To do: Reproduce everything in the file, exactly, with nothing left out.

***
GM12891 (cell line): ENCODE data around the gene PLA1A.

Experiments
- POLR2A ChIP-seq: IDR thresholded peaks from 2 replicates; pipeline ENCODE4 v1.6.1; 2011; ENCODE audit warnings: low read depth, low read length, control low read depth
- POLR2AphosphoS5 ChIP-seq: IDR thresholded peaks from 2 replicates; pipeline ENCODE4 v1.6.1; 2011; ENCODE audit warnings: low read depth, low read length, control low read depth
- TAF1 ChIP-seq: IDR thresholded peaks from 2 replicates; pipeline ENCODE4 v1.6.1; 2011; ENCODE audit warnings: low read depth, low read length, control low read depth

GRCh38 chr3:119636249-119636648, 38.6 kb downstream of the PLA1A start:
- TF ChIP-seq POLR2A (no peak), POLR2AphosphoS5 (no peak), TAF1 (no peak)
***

GM12891 (cell line): ENCODE data around the gene PLA1A.

Experiments
- POLR2A ChIP-seq: IDR thresholded peaks from 2 replicates; pipeline ENCODE4 v1.6.1; 2011; ENCODE audit warnings: low read depth, low read length, control low read depth
- POLR2AphosphoS5 ChIP-seq: IDR thresholded peaks from 2 replicates; pipeline ENCODE4 v1.6.1; 2011; ENCODE audit warnings: low read depth, low read length, control low read depth
- TAF1 ChIP-seq: IDR thresholded peaks from 2 replicates; pipeline ENCODE4 v1.6.1; 2011; ENCODE audit warnings: low read depth, low read length, control low read depth

GRCh38 chr3:119636249-119636648, 38.6 kb downstream of the PLA1A start:
- TF ChIP-seq POLR2A (no peak), POLR2AphosphoS5 (no peak), TAF1 (no peak)